I want to post ---as a blog --- a comment I put up over on Bad at Sports. I know most, yet not ALL of our two publics overlap. I was very enthused by the roundtable discussion Duncan MacKenzie and Lori Waxman had with Kathryn Hixson and James Yood.
They brought up some very important points, as did several commenters including Pedro Velez and our own Shark. ...
Also, in case the discussion discontinues there, due to the next podcast going up late tomorrow, I hope that we either continue it here, or encourage people to continue it on that podcast at BaS.
I want to commend Duncan on this podcast! Do MORE like this! I think this format is a great idea. I listened to it twice.
Lori is really a fabulous addition to their team! (Well, "our" team, but I have not been so productive as a BaSer -- but Lamis and I will be doing Basel Kunstmesse Tuesday). Highlander was stupid anyway.
It was great to hear Jim again. We worked together when he edited and I wrote for the New Art Examiner back in the Jurassic Age. He is truly intriguing. Kathryn too, although I never really got to know her, having "on her Watch" long abandoned NAE for Art in America and elsewhere and Chicago for Europe. (So I am one of the nasty "abandoners" I guess -- not having enough sense of identity through place. Sorry Jim! I think you are RIGHT. I just don't seem to feel it. But I have a special soft place in my heart --and probably in my head too -- for Chicago).
I found both their conceptions of Chicago's position in the artworld well thought out and articulated. I had heard good things about Kathryn (from Wesley ! and others) even though I am an opponent of a chunk of the art she apparently championed. (I saw it as copyist work and felt the clique behind it actually killed, not widened, the horizon of a then burgeoning Chicago scene. Under that Neo-Con stuff, Chicago was firmly provincialized into a receptor fiefdom under a small oligarchy, soon proven fact when LA vastly overtook it. Believe me. I was there, showing at Lockett, who actually told me about the whole "arrangement" going on.)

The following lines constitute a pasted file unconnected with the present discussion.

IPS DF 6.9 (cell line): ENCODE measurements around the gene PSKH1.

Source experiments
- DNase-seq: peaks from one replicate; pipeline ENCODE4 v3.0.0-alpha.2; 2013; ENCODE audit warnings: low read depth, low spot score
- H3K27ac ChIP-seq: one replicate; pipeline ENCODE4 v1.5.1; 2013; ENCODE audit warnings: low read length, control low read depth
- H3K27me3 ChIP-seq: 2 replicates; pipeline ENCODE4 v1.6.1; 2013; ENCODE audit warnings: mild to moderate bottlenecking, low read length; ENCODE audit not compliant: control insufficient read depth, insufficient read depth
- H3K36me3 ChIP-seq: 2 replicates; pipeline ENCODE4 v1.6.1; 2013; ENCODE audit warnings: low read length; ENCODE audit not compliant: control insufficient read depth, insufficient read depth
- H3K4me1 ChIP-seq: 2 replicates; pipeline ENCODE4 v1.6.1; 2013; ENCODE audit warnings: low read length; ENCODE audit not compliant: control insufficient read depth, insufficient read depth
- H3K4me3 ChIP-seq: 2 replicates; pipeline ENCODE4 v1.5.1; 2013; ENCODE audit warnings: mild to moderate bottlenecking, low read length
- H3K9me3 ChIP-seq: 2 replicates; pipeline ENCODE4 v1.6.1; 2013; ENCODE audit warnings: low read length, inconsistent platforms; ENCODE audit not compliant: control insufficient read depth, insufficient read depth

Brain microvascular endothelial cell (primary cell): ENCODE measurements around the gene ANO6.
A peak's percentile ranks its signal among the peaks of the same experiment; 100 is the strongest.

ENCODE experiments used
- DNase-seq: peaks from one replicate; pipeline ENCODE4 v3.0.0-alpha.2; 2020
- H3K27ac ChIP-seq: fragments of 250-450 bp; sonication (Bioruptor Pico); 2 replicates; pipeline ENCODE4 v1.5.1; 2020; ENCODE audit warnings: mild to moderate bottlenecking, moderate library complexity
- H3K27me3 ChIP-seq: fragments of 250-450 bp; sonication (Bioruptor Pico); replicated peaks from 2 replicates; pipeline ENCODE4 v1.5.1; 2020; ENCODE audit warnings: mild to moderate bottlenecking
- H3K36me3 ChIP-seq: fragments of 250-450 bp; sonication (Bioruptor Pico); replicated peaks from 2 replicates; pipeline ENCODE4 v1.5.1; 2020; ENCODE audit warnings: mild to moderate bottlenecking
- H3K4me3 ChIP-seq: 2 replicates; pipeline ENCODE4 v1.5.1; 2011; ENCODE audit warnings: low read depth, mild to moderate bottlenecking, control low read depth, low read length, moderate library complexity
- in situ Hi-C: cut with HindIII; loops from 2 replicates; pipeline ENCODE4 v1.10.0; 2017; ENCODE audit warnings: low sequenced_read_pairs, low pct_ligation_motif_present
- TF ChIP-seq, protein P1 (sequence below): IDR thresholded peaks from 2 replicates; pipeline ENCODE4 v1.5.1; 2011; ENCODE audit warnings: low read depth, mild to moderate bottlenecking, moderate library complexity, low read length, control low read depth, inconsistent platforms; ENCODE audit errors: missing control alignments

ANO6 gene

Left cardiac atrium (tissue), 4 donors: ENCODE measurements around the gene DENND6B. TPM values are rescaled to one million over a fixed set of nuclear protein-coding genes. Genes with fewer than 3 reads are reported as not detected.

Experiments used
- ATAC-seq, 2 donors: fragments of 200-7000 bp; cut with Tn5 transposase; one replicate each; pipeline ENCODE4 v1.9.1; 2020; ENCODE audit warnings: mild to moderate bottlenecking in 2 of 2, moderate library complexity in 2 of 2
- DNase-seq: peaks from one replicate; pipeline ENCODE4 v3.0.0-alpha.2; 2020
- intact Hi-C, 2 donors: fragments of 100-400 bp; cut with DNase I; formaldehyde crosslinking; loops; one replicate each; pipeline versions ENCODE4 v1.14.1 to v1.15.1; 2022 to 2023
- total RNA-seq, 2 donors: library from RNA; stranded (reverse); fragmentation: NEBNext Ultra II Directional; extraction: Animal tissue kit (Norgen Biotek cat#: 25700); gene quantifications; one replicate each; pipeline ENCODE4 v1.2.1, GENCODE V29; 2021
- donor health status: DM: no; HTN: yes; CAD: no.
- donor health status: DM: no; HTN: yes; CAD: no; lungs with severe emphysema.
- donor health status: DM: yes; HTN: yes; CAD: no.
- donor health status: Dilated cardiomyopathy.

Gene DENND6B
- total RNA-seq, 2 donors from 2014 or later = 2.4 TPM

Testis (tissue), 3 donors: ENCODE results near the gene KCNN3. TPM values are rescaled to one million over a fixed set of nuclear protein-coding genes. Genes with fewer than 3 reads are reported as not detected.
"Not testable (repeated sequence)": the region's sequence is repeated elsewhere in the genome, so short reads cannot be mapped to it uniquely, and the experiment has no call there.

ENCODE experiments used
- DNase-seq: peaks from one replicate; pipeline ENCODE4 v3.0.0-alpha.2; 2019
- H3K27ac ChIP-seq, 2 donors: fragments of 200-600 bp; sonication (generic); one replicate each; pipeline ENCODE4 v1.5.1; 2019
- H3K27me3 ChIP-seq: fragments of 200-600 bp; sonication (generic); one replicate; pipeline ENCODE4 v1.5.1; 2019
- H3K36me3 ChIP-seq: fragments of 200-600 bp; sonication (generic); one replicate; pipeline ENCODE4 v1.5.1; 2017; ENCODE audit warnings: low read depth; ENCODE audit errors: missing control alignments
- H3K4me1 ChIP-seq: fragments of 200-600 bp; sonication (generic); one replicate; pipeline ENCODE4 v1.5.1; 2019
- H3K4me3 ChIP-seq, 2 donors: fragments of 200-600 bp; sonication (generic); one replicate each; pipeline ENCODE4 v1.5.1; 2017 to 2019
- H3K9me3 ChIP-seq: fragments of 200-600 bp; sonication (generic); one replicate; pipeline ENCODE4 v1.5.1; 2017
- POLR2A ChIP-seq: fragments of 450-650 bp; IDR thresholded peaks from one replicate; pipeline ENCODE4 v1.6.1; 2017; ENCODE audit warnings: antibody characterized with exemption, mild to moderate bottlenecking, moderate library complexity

While I appreciate Pedro's comment, (I think he wanted more specifics), I think art, and Chi-art, in a broader albeit not particular sense, was very well discussed.
A few important points struck me, though.
First, being a professor doesn't advance your ART (necessarily), it advances your CAREER in the artworld. This is a fine, yet important, distinction; one that I feel was elided. Also, not all artists besides Tony and Wesley are or even were teachers. I never taught till I got to Europe, -- as Switzerland is even MORE expensive, and as I was re-building my career, in effect, I needed some additional support at first. I continue now because I like it, especially proving that art history isn't boring and setting young artists on the path of questioning the Consensus version (and even my version and others) of art history. I hope I am placing interesting time bombs in the future. But back to my point -- when I was in Chicago, I, Mike Paha, Jeff Wrona, Jeff Hoke, Raoul Deal and several other artists, all promising and selling and winning grants etc., were working at the Field Museum building dioramas and such stuff. Now THAT really advanced my art, I believe, but not my career, better than most teaching could.